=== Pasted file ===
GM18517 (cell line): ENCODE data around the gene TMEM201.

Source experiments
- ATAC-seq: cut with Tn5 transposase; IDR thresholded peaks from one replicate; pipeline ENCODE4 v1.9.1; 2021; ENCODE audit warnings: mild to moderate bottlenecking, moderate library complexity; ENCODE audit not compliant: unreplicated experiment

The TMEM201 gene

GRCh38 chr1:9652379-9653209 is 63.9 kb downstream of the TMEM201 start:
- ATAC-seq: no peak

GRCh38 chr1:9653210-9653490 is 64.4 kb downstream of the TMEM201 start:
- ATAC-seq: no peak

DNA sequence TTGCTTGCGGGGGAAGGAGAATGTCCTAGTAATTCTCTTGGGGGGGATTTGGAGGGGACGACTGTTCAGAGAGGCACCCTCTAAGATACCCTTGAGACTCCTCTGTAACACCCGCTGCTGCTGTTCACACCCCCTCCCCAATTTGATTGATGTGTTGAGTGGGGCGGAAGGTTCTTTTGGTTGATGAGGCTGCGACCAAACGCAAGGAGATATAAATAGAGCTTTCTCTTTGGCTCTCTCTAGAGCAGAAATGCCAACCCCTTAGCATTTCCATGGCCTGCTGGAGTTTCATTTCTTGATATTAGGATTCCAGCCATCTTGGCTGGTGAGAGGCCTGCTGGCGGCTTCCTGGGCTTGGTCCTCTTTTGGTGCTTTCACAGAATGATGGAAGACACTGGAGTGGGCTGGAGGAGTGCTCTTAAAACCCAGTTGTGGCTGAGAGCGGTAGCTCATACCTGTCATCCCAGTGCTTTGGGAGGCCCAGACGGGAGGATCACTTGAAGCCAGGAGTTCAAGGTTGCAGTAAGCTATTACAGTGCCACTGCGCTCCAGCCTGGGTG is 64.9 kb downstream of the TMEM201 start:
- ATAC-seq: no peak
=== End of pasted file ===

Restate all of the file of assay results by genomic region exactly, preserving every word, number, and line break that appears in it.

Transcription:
GM18517 (cell line): ENCODE data around the gene TMEM201.

Source experiments
- ATAC-seq: cut with Tn5 transposase; IDR thresholded peaks from one replicate; pipeline ENCODE4 v1.9.1; 2021; ENCODE audit warnings: mild to moderate bottlenecking, moderate library complexity; ENCODE audit not compliant: unreplicated experiment

The TMEM201 gene

GRCh38 chr1:9652379-9653209 is 63.9 kb downstream of the TMEM201 start:
- ATAC-seq: no peak

GRCh38 chr1:9653210-9653490 is 64.4 kb downstream of the TMEM201 start:
- ATAC-seq: no peak

DNA sequence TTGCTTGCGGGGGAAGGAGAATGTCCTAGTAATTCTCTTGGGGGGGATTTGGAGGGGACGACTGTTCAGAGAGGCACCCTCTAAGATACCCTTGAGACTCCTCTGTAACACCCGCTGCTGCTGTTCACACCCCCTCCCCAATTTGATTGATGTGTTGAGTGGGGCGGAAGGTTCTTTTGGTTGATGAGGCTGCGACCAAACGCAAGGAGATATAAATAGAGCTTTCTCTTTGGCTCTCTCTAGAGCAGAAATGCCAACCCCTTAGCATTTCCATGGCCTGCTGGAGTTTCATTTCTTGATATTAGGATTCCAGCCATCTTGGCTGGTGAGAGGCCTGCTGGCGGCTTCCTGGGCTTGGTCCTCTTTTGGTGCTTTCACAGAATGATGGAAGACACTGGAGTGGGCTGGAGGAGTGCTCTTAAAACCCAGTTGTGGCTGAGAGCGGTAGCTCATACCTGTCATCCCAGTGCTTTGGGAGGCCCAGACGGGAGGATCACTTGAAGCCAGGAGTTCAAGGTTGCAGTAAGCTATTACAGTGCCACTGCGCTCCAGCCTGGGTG is 64.9 kb downstream of the TMEM201 start:
- ATAC-seq: no peak